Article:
Pétionville School Collapse
About 50 schoolchildren and teachers were killed when a shantytown grade school packed with hundreds of students collapsed during classes, a government official said.
The three-story La Promesse (The Promise) school in Petion-ville, on the outskirts of Port-au-Prince, caved in in a heap of cement slabs and twisted steel rods at about 10:00 am (1500 GMT) Friday, trapping scores inside.
By late in the day at around 50 bodies, most of them children, had been found, officials said.
"We have counted about 50 dead for the moment, and around 85 injured," said Nadia Lochard of the civil protection bureau.
"But there are still numerous children stuck in the rubble. We have signs that they are still alive and we are organizing help to try to save them," she said.
The Pétionville school collapse occurred on November 7, 2008, in Pétionville, a suburb of Port-au-Prince, Haïti, when the church-operated Collège La Promesse Évangélique ("The Evangelical Promise School") collapsed at around 10:00 a.m. local time (15:00 GMT). About 700 students from kindergarten through high school attended the school; however, it is unclear how many were in the three-story building when it collapsed. At least 93 people, mostly children, were confirmed killed, and over 150 injured. At least 35 students, 13 girls and 22 boys, were rescued from the rubble alive on November 8.
During the collapse, the first floor of the school buckled under, and the second and third floors of the building came down upon it. The collapse also destroyed several nearby homes. However, only the first and second floors were filled with students, and some students were in the playground area. The cause of the collapse remains officially unstated, but residents of the town have said they suspect poor-quality construction as a cause.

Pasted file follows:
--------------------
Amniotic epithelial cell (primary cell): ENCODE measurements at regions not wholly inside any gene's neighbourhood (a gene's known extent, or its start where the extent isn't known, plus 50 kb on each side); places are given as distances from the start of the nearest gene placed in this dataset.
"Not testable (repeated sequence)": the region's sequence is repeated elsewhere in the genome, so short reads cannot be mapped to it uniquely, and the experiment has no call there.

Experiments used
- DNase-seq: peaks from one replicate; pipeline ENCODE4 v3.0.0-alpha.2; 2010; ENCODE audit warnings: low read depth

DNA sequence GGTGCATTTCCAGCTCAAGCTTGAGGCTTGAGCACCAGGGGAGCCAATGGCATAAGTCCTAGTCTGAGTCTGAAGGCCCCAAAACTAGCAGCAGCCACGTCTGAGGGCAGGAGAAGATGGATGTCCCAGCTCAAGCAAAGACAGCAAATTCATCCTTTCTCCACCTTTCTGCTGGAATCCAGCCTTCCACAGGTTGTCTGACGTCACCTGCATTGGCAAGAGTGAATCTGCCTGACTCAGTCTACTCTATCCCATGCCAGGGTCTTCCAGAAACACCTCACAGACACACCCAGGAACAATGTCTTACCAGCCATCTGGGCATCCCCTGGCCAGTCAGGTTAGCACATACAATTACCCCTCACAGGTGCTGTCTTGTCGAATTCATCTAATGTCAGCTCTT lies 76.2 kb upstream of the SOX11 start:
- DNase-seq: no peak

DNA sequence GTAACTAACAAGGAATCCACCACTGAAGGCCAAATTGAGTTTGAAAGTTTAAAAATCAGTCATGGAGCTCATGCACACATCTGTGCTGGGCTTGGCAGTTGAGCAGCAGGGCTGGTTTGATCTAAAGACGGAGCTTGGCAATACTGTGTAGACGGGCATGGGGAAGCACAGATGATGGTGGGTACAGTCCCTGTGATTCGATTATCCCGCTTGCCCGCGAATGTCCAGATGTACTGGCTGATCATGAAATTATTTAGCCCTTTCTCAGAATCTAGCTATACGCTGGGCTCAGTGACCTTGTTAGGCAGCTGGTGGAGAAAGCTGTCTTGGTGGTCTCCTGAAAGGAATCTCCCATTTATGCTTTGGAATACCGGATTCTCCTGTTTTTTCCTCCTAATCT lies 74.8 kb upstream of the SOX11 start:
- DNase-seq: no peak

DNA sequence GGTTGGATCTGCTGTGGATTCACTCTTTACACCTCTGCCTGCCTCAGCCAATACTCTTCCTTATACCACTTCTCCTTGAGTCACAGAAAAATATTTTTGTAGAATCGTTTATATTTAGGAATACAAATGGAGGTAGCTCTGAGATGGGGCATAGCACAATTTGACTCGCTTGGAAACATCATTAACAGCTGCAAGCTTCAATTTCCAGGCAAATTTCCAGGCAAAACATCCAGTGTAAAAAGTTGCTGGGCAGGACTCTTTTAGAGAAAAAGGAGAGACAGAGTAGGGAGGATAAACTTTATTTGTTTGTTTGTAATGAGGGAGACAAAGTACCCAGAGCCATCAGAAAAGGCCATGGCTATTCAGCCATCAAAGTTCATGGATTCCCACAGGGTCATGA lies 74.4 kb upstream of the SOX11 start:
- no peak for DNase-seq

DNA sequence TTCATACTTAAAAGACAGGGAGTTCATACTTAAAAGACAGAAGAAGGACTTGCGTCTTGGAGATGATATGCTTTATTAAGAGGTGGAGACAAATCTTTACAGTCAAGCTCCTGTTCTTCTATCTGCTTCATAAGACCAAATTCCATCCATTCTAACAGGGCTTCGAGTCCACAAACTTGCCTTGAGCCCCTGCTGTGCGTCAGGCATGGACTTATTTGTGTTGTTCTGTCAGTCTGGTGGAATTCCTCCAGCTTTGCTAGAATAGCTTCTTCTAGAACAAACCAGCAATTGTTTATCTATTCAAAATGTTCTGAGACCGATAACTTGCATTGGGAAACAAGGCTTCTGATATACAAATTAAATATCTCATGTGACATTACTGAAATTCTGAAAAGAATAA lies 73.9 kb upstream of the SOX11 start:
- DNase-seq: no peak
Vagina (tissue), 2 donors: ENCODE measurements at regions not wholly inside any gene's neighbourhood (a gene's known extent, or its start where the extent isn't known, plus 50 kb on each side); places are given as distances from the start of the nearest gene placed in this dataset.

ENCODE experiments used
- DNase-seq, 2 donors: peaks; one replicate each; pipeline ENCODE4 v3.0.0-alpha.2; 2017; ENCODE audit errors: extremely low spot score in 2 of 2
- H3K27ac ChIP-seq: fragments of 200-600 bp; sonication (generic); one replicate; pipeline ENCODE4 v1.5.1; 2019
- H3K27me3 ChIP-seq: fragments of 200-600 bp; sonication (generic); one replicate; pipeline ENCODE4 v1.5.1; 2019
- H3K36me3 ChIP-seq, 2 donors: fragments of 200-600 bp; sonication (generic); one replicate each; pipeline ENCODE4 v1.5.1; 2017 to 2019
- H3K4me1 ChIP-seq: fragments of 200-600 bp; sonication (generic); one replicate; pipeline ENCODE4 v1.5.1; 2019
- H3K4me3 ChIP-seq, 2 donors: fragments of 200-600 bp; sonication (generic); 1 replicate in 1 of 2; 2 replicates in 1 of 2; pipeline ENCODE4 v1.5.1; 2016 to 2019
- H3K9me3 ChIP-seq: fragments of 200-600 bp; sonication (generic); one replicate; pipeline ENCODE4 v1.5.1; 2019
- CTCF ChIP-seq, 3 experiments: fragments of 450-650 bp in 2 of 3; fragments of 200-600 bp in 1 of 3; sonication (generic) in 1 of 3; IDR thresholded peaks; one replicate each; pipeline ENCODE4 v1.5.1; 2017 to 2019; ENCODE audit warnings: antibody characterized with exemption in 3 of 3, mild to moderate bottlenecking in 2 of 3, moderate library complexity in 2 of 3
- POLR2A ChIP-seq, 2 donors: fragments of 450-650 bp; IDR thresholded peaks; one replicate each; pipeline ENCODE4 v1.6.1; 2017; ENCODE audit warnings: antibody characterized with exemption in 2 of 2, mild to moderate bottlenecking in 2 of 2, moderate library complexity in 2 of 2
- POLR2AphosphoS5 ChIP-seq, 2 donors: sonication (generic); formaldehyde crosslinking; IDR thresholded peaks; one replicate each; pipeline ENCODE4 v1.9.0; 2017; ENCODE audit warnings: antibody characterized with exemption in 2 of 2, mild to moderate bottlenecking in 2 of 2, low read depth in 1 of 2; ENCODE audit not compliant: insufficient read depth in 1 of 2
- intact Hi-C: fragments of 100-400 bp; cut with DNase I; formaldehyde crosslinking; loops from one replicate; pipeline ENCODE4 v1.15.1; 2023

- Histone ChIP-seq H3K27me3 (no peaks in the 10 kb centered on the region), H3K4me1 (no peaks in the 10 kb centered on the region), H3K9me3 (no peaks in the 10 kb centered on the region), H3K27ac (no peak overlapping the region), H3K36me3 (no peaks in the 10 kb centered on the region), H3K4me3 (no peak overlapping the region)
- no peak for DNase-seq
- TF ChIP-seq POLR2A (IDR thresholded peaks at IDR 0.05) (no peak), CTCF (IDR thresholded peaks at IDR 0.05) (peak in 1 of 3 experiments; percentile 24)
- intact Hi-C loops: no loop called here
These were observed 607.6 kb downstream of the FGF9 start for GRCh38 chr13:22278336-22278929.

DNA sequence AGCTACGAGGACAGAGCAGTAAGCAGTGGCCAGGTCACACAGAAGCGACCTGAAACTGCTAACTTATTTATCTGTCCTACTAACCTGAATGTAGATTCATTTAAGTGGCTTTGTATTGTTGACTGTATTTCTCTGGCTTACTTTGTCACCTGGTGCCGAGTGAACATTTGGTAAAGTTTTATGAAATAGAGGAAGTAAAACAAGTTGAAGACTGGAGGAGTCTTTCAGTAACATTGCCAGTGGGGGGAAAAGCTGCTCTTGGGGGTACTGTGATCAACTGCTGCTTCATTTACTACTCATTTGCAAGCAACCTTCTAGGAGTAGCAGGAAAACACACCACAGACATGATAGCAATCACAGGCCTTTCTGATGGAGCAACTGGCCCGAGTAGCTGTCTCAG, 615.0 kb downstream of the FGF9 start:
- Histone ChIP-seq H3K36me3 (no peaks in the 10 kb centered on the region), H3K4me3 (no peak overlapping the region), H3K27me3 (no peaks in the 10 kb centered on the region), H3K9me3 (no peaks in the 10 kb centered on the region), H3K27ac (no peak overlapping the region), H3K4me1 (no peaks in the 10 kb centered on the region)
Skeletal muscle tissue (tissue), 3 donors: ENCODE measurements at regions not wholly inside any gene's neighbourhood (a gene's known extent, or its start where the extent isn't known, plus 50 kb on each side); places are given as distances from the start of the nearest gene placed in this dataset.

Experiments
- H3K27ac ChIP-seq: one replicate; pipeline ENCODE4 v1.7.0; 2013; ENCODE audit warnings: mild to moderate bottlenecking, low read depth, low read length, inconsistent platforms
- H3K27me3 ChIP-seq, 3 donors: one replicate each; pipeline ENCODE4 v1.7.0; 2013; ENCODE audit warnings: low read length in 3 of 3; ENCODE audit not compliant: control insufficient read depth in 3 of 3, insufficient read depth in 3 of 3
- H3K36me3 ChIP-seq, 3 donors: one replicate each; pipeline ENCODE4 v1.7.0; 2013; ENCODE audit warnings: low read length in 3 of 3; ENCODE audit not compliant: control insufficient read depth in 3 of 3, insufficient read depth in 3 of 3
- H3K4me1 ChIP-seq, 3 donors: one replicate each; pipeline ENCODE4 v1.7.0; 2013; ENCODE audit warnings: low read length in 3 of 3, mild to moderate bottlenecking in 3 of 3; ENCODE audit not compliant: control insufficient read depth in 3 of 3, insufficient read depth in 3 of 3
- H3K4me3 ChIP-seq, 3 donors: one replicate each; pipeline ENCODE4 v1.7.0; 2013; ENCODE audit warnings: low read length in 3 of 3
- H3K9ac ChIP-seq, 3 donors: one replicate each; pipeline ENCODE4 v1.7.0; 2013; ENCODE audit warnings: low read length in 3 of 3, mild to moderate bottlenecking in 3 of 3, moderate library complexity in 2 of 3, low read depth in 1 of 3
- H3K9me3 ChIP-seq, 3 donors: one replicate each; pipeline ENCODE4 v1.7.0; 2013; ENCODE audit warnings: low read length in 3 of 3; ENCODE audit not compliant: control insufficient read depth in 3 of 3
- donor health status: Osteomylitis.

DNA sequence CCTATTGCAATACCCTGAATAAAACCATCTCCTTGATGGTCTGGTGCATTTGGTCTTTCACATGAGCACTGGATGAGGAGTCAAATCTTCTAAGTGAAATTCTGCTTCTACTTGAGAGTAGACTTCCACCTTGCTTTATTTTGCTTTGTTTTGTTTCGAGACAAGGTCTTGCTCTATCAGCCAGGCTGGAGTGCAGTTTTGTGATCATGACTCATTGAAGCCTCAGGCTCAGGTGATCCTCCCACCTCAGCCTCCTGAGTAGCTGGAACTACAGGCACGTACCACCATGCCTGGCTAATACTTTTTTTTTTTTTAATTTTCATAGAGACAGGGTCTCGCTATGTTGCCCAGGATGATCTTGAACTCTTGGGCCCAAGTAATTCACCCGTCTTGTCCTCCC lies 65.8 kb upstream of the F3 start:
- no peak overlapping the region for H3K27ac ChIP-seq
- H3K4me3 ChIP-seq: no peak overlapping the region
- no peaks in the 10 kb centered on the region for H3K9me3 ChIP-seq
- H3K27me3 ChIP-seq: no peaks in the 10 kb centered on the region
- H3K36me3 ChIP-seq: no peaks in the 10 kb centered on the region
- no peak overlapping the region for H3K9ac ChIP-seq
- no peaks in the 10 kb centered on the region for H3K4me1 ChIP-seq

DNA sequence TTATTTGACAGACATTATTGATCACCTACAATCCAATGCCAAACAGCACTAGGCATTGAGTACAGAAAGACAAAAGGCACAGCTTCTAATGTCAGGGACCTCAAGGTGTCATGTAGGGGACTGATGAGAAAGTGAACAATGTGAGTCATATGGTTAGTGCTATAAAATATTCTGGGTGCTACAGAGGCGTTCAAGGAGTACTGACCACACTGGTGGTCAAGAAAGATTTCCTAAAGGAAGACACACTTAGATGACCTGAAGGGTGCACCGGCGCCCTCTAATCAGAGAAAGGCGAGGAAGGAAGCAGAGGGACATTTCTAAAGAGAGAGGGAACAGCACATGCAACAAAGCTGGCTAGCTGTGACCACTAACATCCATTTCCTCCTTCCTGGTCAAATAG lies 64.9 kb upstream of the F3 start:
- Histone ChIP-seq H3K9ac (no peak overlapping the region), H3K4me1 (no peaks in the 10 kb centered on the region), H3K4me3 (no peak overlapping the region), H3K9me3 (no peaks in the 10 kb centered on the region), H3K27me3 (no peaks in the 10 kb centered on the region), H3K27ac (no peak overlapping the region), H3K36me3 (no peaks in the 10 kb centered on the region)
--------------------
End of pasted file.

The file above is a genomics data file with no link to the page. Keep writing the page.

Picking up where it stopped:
The school had previously experienced a partial collapse in 2000, but it was rebuilt. After the first collapse, neighbors living downhill from the school abandoned their property out of fear that the building would fall onto their homes. The owner of the church-run school attempted to buy these vacated properties. In addition, the third floor of the building was under construction at the time of the 2008 collapse.
After the collapse, at least 200 people were seen at hospitals in and around Port-au-Prince. However, because of strikes at General Hospital and Hospital de la Paix, two hospitals in the town, Trinité Hospital and University of Haiti Hospital saw most of the injured.
A minister who owns the Haiti school which collapsed over the weekend, killing more than 90 children and teachers, has been arrested.
Another 21 dead, many of them children, were found on Saturday.
The owner of the school and church, Protestant minister Fortin Augustin, has been arrested after allegedly telling Haiti President, Rene Preval, that the church school had been built with hardly any structural steel or cement to hold its concrete blocks together.
According to the president, Reverend Augustin said he had constructed the building all by himself, saying he didn't need an engineer as he had good knowledge of construction.